Post Intensive Care

Post Intensive Care Management

The management of acutely sick surgical and medical patients by the appropriately skilled staff, in the best setting is an aim of best clinical practice. Key components of improved outcomes for the sickest patients, who do not quite need Intensive care or have been stepped down from the Intensive Care unit, are: a senior experienced clinician, often with a Critical Care training background, skilled nursing and support staff, and a close working relationship with the Intensive Care/High Dependency unit.

The common complications of acutely sick patients include sepsis (i.e the manifestations of infection), which is still an underrecognised and often inadequately managed condition, that is as common as acute myocardial infarction, and yet accounts for between 30-60% of deaths in critically ill patients. See The challenge is to identify the features of sepsis, its likely cause, removal of the source of the infection, timely fluid and haemodynamic management, and early, appropriate antibiotic treatment.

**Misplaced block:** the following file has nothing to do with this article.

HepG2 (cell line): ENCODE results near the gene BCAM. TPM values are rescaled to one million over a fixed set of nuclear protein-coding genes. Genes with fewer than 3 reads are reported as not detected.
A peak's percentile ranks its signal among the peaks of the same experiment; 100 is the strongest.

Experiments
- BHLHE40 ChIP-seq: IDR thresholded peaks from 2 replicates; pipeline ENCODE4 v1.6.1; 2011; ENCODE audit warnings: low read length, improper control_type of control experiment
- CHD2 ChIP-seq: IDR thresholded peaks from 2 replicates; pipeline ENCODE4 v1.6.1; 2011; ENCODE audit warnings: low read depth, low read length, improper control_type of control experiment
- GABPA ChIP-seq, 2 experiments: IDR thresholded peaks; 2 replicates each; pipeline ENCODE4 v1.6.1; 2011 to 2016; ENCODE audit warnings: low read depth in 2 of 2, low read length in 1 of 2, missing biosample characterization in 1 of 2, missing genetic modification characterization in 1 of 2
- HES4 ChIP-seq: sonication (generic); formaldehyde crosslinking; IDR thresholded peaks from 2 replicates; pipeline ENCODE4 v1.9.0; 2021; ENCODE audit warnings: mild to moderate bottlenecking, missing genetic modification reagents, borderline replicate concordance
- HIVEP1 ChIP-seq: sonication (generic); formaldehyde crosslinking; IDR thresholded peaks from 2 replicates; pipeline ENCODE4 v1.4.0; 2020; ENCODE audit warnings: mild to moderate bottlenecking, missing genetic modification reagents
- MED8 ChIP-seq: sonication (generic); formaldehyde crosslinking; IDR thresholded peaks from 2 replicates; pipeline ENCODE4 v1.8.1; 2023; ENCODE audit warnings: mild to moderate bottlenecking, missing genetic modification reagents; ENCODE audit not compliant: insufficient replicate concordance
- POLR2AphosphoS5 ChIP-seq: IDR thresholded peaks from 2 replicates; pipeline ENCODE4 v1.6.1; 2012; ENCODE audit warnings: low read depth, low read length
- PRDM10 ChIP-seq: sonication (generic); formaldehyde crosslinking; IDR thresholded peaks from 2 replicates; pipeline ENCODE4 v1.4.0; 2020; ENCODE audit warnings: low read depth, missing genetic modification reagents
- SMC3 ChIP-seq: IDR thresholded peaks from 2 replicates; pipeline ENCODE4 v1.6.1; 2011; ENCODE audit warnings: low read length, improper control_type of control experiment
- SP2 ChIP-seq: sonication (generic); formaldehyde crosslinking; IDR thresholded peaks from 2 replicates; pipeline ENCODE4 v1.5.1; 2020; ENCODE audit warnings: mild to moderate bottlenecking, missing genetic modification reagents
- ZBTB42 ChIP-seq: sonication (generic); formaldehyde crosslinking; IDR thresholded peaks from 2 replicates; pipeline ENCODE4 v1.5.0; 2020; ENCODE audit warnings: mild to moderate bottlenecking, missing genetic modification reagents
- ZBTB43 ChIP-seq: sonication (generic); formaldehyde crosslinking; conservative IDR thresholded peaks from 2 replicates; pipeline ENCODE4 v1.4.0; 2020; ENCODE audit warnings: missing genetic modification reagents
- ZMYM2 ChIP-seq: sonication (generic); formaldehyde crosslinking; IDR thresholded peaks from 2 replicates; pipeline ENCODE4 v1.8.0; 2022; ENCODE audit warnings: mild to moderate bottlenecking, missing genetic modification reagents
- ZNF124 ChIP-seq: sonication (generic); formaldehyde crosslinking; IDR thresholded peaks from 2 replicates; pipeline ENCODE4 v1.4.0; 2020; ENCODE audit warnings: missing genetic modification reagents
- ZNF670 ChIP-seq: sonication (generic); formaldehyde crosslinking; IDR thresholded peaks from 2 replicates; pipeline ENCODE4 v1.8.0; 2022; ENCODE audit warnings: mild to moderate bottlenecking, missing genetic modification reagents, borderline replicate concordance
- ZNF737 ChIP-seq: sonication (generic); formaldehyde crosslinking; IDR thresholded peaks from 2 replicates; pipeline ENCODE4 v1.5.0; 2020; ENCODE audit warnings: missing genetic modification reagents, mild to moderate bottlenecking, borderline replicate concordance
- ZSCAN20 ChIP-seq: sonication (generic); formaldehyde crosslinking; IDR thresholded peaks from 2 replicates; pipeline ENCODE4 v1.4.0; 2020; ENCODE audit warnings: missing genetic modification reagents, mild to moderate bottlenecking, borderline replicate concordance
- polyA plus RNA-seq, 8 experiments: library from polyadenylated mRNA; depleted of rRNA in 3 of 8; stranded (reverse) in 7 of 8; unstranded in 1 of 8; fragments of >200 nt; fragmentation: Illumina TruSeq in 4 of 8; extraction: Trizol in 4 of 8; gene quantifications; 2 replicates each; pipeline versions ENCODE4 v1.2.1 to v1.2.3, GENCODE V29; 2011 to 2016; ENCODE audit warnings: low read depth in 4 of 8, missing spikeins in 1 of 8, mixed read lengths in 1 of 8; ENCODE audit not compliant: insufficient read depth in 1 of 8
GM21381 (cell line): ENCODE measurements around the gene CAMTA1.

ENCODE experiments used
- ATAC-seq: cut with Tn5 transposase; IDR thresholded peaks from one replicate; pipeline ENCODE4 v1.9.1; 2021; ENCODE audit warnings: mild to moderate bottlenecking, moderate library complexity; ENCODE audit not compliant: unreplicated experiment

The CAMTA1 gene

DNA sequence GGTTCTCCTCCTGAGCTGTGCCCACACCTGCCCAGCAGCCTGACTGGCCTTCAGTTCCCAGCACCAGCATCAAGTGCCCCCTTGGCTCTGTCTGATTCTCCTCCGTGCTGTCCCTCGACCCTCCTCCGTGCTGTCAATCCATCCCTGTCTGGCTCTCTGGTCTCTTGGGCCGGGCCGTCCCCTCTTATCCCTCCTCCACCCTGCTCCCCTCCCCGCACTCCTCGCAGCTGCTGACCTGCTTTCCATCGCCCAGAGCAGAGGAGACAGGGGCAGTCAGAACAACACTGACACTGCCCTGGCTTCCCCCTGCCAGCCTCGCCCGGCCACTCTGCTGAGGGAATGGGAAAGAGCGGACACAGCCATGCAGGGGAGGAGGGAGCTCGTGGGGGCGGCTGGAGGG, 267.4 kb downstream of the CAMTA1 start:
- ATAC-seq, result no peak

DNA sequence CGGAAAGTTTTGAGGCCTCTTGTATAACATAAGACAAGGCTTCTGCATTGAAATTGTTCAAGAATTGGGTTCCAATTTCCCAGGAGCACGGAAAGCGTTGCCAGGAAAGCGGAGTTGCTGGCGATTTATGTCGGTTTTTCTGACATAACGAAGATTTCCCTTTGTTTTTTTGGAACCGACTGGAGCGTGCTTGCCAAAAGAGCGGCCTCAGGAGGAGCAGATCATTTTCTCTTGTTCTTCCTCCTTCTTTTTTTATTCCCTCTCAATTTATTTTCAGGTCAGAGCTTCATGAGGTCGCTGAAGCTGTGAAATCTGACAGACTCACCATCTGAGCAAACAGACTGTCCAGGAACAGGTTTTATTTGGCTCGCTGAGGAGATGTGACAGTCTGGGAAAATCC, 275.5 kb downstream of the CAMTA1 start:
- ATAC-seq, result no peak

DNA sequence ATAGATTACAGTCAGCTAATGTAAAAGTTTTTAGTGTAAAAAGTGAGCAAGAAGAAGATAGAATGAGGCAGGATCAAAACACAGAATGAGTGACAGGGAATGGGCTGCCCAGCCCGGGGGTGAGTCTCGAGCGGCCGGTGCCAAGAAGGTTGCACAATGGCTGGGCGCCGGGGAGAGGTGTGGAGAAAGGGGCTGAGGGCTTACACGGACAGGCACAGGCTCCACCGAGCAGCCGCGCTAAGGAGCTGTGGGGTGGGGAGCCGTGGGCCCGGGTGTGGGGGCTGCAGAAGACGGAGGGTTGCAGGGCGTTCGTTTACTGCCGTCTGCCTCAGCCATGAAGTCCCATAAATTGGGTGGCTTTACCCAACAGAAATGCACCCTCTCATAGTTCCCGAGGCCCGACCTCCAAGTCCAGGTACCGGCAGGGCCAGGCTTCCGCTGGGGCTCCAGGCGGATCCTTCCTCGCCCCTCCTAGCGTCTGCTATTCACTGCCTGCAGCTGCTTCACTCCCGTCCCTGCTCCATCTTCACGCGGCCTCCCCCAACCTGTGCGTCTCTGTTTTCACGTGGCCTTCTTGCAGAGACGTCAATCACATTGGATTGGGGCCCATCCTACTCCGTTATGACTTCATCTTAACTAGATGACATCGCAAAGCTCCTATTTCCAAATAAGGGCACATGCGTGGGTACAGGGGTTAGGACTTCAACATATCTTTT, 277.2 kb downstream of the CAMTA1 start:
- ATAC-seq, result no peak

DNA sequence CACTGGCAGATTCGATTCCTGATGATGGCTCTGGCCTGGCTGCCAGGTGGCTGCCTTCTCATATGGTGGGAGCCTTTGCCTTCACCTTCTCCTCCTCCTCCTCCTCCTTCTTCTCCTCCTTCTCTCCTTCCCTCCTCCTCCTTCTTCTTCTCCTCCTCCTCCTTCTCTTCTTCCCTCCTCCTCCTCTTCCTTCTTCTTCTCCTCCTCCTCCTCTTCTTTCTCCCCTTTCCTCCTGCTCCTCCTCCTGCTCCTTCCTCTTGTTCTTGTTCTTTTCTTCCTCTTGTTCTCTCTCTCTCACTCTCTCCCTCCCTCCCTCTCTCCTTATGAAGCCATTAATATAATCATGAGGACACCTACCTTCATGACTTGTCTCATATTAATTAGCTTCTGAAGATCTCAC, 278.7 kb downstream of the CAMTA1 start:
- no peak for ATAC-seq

Post Intensive Care Complications

Breathing difficulties, due to a variety of causes such as inadequate cough post operatively, chest infections, pneumonia, pulmonary embolism, acute coronary syndromes often complicate the management of acute illness and post operative patients.

Difficulties with fluid management of patients with renal dysfunction and/or heart failure are another important referral request, in whom timely intervention can change outcomes beneficially. These are amongst the commonest reasons for referral to Intensive Care/High Dependency specialists. Their skill set and experience is linked to improved outcomes in a high dependency setting for surgical and medical patients.

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